Sarah Stapleton

Profile picture of Sarah Stapleton
Assistant Professor
College of Education, Critical and Sociocultural Studies in Education, Curriculum & Teaching, Curriculum and Teacher Education, Educational Foundations, Food Studies
Phone: 541-346-5834
Office: 130C Lokey Education Bldg
Research Interests: science and environmental education, food and schools, participatory research


Sarah Stapleton is an Assistant Professor in the UO Education Studies department and an affiliate faculty member with UO Environmental Studies and UO Food Studies. Before earning her doctorate, she taught middle and high school environmental science, physical science, chemistry, and general science at public schools in California and as a Peace Corps volunteer in the Gambia, West Africa. Sarah is credentialed by the state of California to teach chemical and biological sciences.
At the UO, Sarah works with undergraduates in the Education Foundations program, pre-service teachers in the UO Teach masters program, and doctoral students in the Critical and Sociocultural Studies in Education program. She also advises graduate students in the UO Environmental Studies program.
Sarah strives for community-based scholarship and service. She currently serves on the Board of Directors of Food for Lane County, the food bank serving our community. 


Ph.D., 2015, Michigan State University
Curriculum, Instruction, & Teacher Education
Ed.M., 2005, Harvard Graduate School of Education
International Education Policy
B.A., 2001, Sweet Briar College
Major: Chemistry, Minor: Biology

Honors and Awards

2019 Sustainability Excellence in Teaching Award. University of Oregon Teaching Engagement Program and Office of the Provost.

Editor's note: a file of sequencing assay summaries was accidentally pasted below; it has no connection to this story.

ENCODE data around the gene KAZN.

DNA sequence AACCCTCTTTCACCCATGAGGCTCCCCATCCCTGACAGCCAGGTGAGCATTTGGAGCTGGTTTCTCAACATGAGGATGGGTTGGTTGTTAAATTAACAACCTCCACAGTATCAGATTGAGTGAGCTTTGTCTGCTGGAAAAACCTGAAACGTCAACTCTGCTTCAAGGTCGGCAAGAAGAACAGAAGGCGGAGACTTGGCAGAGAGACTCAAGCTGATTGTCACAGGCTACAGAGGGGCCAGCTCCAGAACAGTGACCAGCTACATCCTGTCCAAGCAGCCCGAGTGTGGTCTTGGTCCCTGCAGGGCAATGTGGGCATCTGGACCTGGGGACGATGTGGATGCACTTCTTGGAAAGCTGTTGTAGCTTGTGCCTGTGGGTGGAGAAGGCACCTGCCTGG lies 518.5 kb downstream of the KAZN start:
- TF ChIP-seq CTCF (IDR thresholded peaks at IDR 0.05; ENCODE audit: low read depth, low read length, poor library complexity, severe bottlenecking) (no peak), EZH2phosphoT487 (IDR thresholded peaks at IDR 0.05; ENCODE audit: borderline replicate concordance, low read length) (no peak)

Stapleton, S.R. (2020) Nevertheless, they persisted: How a group of “noisy moms” overcame dismissal and helped to improve school food in a small US city school district. Gender, Place, and Culture.

Stapleton, S.R. (2019) Towards critical environmental education: a standpoint analysis of race within the American environmental context. Environmental Education Research.

Stapleton, S.R. (2019) Parent activists versus the Corporation: a fight for ‘school food sovereignty’. Agriculture and Human Values.

Stapleton, S.R. (2019) Boundaries, gatekeeping, and oppression within science education research. In J. Bazzul & C. Siry (Eds.), Critical voices in science education: narratives of hope and struggle. Springer.

Stapleton, S.R. (2018). Data analysis in participatory action research: using poetic inquiry to describe urban teacher marginalization. Action Research.

Stapleton, S.R. (2018). A case for climate justice education: American youth connecting to intragenerational climate injustice in Bangladesh. Environmental Education Research

Stapleton, S.R. (2018). Teacher participatory action research (TPAR): A methodological framework for political teacher research. Action Research

Stapleton, S.R. & Cole, P. (2018). School lunch and student food insecurity: A teacher’s observations and reflections. In S. Rice & A.G. Rud (Eds.) Educational Dimensions of School lunch: Critical Perspectives. Springer.

Stapleton, S.R., Cole, P., Washburn, M., Jason, M., & Alvarado, T. (2017). Views from the Classroom: Teachers on Food in a Low-Income Urban School District. In I. Werkheiser and Z. Piso (Eds.), Food Justice in US and Global Contexts: Bringing Theory and Practice Together. Springer.

Stapleton, S.R. (2017). Oral traditions, changing rural landscapes, and science education. Cultural Studies of Science Education. 12(1). 189-98.

Stapleton, S.R. (2015). Food, identity, and environmental education. Canadian Journal of Environmental Education. 20.

Stapleton, S.R. (2015). Environmental identity development through social interactions, action, and recognition. Journal of Environmental Education. 46(2).

Stapleton, S.R. (2015). Supporting teachers for race-/class-/gender-responsive science teaching. Cultural Studies of Science Education. 10(2).


Sarah's research uses critical and participatory methodologies to explore social contexts around science and environmental education. Sarah is particularly interested in the many ways food intersects with schools and how these, in turn, impact student health, well-being, and the environment. Sarah is deeply concerned with social and environmental inequities, and sees research as a form of activism to address them. She also prioritizes her local place and participatory relationships through her research. Her current projects are based in her community and result from participatory collaborations.